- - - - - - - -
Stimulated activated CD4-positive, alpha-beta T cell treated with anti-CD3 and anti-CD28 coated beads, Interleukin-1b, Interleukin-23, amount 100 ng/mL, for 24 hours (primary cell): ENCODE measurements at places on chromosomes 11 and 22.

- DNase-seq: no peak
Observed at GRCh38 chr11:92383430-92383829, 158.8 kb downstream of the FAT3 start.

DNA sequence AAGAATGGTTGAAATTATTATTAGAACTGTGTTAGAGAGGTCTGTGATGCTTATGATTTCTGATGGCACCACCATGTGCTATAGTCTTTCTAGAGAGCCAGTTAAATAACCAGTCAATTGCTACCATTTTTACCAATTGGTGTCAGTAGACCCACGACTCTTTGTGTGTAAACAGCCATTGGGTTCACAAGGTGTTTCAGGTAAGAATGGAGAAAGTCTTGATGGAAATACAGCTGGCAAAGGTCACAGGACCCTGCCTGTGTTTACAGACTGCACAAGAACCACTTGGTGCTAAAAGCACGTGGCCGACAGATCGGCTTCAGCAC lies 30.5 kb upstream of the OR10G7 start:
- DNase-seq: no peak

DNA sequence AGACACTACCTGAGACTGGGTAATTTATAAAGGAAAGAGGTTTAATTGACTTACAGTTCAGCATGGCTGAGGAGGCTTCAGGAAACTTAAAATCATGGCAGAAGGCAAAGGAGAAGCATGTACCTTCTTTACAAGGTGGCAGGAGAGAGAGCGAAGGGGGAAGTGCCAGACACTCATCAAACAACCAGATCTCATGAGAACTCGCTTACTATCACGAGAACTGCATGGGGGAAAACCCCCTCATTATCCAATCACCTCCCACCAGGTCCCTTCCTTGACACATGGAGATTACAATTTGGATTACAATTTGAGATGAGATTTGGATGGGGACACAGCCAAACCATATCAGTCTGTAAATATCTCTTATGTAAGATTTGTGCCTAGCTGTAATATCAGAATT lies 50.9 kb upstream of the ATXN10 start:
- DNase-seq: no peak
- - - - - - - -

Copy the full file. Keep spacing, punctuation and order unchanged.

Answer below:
Stimulated activated CD4-positive, alpha-beta T cell treated with anti-CD3 and anti-CD28 coated beads, Interleukin-1b, Interleukin-23, amount 100 ng/mL, for 24 hours (primary cell): ENCODE measurements at places on chromosomes 11 and 22.

- DNase-seq: no peak
Observed at GRCh38 chr11:92383430-92383829, 158.8 kb downstream of the FAT3 start.

DNA sequence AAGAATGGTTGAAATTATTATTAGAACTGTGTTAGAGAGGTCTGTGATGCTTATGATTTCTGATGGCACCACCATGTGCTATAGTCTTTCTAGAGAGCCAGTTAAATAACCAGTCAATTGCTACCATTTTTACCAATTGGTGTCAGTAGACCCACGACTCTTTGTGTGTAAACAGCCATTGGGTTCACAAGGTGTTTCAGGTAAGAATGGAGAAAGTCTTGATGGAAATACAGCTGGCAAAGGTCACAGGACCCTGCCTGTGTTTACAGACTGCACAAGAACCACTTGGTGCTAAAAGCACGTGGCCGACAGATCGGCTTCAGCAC lies 30.5 kb upstream of the OR10G7 start:
- DNase-seq: no peak

DNA sequence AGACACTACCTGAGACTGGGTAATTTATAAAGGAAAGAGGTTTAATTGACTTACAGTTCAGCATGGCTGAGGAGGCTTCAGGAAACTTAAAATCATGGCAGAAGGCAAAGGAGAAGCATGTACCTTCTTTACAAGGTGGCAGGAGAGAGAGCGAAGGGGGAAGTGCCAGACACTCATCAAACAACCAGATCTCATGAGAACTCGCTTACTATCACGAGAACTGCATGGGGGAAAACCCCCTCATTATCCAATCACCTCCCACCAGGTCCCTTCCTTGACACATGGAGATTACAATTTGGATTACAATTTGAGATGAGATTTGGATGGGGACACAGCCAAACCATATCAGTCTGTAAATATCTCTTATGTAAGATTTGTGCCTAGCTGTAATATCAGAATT lies 50.9 kb upstream of the ATXN10 start:
- DNase-seq: no peak